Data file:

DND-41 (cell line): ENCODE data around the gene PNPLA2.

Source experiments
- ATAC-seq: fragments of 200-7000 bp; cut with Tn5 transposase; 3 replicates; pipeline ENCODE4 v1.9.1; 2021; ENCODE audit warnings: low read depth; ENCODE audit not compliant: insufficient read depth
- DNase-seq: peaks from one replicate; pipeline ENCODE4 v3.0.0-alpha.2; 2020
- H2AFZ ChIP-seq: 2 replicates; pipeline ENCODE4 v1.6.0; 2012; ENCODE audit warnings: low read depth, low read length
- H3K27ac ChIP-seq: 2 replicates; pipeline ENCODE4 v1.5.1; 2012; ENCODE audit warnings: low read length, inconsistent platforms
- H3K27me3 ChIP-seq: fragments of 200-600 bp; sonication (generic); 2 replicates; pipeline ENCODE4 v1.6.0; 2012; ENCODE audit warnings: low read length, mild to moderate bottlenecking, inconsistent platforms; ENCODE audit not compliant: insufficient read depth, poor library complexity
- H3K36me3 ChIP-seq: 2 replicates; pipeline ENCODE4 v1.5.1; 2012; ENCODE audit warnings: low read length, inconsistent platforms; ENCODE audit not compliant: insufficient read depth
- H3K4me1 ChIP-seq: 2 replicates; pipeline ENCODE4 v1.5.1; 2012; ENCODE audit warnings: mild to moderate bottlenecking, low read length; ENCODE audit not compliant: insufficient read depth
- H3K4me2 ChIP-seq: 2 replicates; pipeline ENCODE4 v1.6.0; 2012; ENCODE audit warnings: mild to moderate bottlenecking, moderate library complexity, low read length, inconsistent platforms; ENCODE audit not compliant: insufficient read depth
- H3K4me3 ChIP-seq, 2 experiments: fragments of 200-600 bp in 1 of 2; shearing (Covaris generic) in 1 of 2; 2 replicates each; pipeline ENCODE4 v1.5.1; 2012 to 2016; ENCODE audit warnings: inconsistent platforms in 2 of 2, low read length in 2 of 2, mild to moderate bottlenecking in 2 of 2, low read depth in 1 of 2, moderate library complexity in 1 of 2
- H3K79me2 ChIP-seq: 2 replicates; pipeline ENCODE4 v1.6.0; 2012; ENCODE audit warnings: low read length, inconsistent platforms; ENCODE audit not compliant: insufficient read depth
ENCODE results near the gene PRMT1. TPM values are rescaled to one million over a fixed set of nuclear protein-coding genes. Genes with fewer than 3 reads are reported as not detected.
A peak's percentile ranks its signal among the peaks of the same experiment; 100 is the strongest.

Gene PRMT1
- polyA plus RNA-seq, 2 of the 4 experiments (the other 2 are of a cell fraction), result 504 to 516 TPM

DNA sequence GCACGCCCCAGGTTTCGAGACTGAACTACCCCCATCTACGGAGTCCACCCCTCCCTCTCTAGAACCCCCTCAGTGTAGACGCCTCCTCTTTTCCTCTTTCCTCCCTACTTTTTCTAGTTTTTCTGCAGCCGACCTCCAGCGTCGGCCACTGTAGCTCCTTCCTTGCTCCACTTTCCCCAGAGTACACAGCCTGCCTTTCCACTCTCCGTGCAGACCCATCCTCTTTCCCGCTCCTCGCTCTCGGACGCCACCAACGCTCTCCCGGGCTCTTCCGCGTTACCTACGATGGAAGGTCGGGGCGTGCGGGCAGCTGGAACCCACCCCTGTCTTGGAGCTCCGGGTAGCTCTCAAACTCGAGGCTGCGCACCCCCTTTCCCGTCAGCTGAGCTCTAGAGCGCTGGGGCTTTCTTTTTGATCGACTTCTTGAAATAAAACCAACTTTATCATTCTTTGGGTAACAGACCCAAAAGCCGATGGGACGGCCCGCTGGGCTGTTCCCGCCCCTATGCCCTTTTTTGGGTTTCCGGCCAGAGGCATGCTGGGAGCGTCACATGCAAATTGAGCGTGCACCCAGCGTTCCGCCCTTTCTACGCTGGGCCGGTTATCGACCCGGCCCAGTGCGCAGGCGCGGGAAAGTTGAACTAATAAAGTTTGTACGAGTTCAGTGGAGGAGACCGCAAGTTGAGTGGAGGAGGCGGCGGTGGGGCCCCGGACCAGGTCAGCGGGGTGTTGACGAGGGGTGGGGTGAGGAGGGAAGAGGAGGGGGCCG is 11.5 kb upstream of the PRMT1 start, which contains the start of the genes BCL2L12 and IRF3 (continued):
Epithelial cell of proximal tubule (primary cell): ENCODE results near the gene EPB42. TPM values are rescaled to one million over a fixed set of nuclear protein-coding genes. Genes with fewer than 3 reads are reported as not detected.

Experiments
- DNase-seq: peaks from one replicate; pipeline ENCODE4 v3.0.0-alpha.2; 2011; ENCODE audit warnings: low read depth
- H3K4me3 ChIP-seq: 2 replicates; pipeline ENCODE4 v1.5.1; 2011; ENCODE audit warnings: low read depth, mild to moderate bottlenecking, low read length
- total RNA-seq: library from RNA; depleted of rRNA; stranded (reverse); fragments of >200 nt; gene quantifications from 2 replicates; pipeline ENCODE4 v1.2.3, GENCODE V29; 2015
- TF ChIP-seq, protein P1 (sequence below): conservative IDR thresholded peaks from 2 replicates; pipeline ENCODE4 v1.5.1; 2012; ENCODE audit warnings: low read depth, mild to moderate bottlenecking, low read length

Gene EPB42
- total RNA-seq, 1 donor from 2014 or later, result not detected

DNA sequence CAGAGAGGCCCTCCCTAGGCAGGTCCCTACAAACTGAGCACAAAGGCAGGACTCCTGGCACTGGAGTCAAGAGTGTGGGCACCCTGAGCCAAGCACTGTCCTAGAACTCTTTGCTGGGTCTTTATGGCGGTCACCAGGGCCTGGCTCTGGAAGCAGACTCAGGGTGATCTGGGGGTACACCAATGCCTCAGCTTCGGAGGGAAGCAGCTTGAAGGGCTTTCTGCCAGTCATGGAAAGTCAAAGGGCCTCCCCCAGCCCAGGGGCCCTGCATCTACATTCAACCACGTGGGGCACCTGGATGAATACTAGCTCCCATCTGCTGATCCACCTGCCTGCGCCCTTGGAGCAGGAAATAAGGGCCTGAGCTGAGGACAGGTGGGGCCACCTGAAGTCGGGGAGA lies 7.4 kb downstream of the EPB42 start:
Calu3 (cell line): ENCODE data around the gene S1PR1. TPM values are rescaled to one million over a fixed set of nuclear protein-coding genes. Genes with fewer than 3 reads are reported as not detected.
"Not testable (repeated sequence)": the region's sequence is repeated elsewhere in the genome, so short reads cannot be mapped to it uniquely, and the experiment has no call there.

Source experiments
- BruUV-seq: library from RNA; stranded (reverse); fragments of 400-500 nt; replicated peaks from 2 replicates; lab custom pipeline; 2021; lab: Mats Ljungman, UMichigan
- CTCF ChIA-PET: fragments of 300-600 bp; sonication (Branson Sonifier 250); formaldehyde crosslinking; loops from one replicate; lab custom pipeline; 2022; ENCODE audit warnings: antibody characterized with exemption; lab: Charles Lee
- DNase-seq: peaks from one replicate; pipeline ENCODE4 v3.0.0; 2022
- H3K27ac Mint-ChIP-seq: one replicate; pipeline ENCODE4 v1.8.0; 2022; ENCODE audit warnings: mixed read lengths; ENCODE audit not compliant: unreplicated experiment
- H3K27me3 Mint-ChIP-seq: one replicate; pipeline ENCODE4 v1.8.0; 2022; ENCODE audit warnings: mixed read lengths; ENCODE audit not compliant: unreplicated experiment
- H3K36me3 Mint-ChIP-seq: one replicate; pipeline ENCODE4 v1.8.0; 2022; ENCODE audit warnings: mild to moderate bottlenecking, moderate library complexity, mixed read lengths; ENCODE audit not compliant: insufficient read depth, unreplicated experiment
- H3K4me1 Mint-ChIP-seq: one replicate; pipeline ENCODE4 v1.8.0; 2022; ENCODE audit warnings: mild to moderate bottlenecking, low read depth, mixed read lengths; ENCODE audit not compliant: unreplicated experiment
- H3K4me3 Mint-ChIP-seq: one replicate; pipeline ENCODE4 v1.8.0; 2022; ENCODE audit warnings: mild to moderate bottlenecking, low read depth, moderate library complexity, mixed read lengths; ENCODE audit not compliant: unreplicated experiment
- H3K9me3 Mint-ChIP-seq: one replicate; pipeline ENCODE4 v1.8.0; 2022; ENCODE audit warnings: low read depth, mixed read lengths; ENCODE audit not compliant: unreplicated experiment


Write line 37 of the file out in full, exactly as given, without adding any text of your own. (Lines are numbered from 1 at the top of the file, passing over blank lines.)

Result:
- H3K4me3 Mint-ChIP-seq: one replicate; pipeline ENCODE4 v1.8.0; 2022; ENCODE audit warnings: mild to moderate bottlenecking, low read depth, moderate library complexity, mixed read lengths; ENCODE audit not compliant: unreplicated experiment